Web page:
When designing a business continuity strategy, consider core products and services you deliver and think about the infrastructure and training your team will need to perform their duties if and when catastrophic situations arise.

Get in touch with us if you need help planning for business uncertainties.

Meltdown & Spectre – Everything you need to know
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Meltdown & Spectre – Everything you need to know

Meltdown and Spectre are the names given to vulnerabilities recently discovered to exist in almost every central processing unit (CPU) manufactured in the last 20 years. These vulnerabilities could compromise sensitive data on nearly every server, PC, laptop, tablet and smartphone – including Apple devices – worldwide.

Researchers have known about Meltdown and Spectre for some months, and the risk is considered to be relatively small as no known exploit exists, so we urge you not to panic.

We are monitoring the situation closely and will update all clients and take appropriate action when necessary. But first, let’s take a more in-depth look at exactly what a vulnerability is and what you should do if you are concerned in the future.

What is a vulnerability?

A vulnerability can be defined as a security weakness resulting from a defect that the product developer or manufacturer did not intend to introduce. The flaws, in this case, were built into the chips to help them run faster.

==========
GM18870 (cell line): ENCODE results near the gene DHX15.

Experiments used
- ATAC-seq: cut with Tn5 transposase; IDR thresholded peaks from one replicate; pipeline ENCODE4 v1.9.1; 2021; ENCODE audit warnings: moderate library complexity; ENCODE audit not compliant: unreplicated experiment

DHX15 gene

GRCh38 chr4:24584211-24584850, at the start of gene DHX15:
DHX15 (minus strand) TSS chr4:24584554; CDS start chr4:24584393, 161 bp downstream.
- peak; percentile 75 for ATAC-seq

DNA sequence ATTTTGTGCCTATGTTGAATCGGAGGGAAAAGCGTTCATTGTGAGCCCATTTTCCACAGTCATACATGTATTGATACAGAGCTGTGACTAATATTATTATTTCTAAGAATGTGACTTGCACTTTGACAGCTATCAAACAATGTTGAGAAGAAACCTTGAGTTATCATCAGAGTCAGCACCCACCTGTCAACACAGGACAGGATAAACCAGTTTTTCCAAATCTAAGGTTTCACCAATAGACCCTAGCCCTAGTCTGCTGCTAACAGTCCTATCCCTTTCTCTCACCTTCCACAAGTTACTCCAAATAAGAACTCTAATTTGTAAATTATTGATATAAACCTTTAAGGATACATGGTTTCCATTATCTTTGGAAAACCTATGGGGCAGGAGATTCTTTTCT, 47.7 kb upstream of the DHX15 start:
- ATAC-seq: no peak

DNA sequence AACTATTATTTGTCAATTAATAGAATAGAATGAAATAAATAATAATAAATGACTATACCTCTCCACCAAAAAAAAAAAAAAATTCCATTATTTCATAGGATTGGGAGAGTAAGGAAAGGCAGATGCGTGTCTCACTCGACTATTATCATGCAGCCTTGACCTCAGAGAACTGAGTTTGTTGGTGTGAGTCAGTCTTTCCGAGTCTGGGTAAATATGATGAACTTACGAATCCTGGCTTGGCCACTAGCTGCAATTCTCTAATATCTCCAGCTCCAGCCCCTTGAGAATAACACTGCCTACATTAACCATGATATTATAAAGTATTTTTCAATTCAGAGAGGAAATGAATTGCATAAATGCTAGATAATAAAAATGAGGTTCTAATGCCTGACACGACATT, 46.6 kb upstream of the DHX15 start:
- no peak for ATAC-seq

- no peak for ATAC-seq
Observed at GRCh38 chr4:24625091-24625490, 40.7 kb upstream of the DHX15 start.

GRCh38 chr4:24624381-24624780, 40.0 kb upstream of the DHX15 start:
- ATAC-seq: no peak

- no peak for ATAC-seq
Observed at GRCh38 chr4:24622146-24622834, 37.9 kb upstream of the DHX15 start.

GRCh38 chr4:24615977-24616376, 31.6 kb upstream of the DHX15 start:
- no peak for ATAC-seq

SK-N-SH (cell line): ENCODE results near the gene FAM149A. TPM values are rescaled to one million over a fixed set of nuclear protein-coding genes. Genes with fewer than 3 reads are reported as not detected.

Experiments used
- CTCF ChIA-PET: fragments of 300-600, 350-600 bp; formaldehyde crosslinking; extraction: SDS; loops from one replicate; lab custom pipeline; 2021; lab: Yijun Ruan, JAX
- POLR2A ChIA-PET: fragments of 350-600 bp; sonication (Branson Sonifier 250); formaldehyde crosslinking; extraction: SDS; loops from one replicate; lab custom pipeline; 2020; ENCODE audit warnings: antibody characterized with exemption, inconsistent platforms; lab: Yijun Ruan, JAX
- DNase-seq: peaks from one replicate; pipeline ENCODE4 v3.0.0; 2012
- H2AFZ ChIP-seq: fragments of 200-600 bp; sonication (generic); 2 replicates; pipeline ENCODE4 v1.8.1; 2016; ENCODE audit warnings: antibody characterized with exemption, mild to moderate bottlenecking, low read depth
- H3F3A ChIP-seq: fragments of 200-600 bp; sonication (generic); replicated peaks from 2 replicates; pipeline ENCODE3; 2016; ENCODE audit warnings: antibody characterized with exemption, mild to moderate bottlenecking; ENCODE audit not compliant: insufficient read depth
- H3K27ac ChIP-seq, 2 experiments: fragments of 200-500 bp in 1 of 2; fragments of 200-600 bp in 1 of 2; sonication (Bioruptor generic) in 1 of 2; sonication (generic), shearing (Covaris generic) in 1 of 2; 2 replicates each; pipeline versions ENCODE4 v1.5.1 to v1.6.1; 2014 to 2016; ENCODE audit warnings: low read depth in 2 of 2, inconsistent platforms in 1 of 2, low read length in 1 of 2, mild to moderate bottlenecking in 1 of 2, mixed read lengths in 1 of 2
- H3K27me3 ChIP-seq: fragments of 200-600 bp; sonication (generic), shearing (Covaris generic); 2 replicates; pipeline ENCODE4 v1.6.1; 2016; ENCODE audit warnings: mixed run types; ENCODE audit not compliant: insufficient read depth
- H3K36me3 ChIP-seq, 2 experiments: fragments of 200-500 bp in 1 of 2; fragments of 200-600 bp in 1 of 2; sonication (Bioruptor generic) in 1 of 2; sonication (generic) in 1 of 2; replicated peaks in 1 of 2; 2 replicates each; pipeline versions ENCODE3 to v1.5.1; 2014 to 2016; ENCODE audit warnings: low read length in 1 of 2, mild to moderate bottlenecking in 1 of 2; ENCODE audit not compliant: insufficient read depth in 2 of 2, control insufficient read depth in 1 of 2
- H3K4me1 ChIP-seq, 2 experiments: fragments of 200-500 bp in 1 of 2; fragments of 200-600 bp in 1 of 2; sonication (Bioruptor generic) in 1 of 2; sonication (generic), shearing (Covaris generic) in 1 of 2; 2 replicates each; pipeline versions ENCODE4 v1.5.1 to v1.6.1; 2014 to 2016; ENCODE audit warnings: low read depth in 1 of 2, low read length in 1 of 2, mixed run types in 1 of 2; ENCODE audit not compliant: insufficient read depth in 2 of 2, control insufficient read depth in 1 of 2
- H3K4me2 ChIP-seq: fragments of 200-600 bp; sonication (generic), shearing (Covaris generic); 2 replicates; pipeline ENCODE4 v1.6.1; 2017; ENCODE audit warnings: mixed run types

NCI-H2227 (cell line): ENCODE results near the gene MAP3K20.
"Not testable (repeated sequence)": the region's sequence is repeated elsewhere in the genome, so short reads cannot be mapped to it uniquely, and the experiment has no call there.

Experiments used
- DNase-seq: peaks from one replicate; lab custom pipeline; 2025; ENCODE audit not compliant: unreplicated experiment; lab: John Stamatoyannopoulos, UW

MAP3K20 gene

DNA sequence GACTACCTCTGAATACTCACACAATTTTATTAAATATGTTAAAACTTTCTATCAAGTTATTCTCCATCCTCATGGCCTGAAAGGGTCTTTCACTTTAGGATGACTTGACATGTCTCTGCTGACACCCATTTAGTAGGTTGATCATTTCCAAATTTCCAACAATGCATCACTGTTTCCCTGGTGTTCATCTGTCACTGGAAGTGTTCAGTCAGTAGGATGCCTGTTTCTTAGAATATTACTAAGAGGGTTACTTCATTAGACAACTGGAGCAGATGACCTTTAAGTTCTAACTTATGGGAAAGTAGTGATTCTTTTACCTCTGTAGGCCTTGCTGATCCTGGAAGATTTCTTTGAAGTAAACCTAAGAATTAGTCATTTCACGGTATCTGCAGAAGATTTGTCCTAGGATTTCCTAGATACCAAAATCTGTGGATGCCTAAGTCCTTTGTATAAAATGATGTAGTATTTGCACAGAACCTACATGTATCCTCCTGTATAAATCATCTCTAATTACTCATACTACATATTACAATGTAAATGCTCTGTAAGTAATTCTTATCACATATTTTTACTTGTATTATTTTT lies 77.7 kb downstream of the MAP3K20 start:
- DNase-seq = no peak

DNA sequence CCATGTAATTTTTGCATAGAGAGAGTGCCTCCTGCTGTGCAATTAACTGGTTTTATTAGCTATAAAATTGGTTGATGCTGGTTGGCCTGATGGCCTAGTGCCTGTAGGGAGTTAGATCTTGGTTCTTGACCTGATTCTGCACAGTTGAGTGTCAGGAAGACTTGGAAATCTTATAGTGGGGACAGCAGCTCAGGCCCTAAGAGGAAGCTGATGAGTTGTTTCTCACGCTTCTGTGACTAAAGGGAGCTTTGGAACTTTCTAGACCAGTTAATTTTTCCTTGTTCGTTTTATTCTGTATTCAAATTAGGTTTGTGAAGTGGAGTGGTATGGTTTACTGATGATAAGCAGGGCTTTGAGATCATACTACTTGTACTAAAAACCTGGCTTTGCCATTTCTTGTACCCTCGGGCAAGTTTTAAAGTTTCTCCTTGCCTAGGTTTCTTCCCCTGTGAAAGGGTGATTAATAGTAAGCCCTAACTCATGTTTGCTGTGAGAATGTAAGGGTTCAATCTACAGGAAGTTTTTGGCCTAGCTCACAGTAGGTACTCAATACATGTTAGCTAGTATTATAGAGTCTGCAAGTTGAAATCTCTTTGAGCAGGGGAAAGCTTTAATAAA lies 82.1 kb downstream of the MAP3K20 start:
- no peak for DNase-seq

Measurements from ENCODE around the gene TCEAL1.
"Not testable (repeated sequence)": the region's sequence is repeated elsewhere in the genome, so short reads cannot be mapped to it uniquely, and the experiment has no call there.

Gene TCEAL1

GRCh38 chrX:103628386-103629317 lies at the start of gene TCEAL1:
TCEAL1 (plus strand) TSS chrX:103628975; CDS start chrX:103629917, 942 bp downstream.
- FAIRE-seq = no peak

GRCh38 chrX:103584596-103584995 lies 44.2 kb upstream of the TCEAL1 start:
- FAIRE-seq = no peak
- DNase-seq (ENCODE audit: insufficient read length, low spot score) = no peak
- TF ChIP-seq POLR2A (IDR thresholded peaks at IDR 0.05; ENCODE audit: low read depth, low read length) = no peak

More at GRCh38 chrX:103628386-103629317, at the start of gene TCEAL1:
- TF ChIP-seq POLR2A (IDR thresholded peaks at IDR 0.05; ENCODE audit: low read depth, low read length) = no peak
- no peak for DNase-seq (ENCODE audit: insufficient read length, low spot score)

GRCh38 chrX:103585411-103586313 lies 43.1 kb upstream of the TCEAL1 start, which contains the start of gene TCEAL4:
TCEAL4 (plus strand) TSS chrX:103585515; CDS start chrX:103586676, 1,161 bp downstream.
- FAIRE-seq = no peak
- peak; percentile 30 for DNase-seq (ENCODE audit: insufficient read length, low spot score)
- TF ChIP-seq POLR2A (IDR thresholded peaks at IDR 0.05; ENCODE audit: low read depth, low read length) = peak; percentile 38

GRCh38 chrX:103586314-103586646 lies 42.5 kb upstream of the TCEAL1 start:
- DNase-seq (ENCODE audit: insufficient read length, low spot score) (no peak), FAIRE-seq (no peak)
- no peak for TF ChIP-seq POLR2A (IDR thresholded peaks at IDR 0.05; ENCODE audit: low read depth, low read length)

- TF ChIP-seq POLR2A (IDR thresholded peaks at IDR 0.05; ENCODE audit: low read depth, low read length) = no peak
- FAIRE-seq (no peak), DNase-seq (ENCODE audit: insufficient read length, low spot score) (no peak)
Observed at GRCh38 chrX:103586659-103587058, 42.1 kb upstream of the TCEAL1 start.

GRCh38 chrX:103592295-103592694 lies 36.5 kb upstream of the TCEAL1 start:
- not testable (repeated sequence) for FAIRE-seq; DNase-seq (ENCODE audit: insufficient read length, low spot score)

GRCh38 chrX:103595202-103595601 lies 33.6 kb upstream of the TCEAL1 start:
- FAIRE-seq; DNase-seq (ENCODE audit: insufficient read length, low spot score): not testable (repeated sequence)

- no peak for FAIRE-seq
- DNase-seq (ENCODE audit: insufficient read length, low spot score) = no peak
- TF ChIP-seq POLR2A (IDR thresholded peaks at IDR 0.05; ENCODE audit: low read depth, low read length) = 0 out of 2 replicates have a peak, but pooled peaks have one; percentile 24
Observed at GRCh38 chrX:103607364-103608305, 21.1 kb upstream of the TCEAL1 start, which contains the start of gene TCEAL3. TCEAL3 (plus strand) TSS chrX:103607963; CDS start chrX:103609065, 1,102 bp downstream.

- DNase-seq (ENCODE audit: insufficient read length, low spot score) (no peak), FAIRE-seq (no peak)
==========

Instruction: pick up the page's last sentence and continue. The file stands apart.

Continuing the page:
We can split vulnerabilities into four main categories: low, medium, high and critical. Currently, Meltdown and Spectre are classed as Medium Level vulnerabilities.

For a hacker to capitalise on a vulnerability – an exploit must exist. An exploit is a piece of software code that takes advantage of the security weakness for the benefit of the attacker.

How to protect against vulnerabilities

Protecting your business, information and people against these vulnerabilities takes three forms:

  1. A hardware firmware upgrade must be applied which usually takes the form of a computer BIOS update.
  2. The Operating System (Windows, IOS, Android etc.) must be updated – typically known as a software update.